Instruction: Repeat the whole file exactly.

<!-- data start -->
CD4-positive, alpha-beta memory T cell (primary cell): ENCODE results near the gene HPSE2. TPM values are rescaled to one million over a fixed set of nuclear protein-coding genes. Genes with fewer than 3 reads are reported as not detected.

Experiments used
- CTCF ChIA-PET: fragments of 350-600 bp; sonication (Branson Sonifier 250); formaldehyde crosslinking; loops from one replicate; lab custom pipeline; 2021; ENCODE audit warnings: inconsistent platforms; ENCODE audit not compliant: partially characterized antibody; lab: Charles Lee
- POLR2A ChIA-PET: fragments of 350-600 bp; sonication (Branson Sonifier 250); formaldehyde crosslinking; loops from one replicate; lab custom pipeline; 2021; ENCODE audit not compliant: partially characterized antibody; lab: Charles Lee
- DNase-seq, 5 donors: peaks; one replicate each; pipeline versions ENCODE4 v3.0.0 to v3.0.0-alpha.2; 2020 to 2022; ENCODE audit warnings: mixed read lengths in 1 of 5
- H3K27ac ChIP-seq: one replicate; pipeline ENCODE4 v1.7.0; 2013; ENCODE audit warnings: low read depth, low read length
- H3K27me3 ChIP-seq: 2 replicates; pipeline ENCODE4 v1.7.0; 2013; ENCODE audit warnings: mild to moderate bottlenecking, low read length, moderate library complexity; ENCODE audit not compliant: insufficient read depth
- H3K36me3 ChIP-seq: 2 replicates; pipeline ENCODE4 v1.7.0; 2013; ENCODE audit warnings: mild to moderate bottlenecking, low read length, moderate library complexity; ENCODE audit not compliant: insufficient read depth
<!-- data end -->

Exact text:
CD4-positive, alpha-beta memory T cell (primary cell): ENCODE results near the gene HPSE2. TPM values are rescaled to one million over a fixed set of nuclear protein-coding genes. Genes with fewer than 3 reads are reported as not detected.

Experiments used
- CTCF ChIA-PET: fragments of 350-600 bp; sonication (Branson Sonifier 250); formaldehyde crosslinking; loops from one replicate; lab custom pipeline; 2021; ENCODE audit warnings: inconsistent platforms; ENCODE audit not compliant: partially characterized antibody; lab: Charles Lee
- POLR2A ChIA-PET: fragments of 350-600 bp; sonication (Branson Sonifier 250); formaldehyde crosslinking; loops from one replicate; lab custom pipeline; 2021; ENCODE audit not compliant: partially characterized antibody; lab: Charles Lee
- DNase-seq, 5 donors: peaks; one replicate each; pipeline versions ENCODE4 v3.0.0 to v3.0.0-alpha.2; 2020 to 2022; ENCODE audit warnings: mixed read lengths in 1 of 5
- H3K27ac ChIP-seq: one replicate; pipeline ENCODE4 v1.7.0; 2013; ENCODE audit warnings: low read depth, low read length
- H3K27me3 ChIP-seq: 2 replicates; pipeline ENCODE4 v1.7.0; 2013; ENCODE audit warnings: mild to moderate bottlenecking, low read length, moderate library complexity; ENCODE audit not compliant: insufficient read depth
- H3K36me3 ChIP-seq: 2 replicates; pipeline ENCODE4 v1.7.0; 2013; ENCODE audit warnings: mild to moderate bottlenecking, low read length, moderate library complexity; ENCODE audit not compliant: insufficient read depth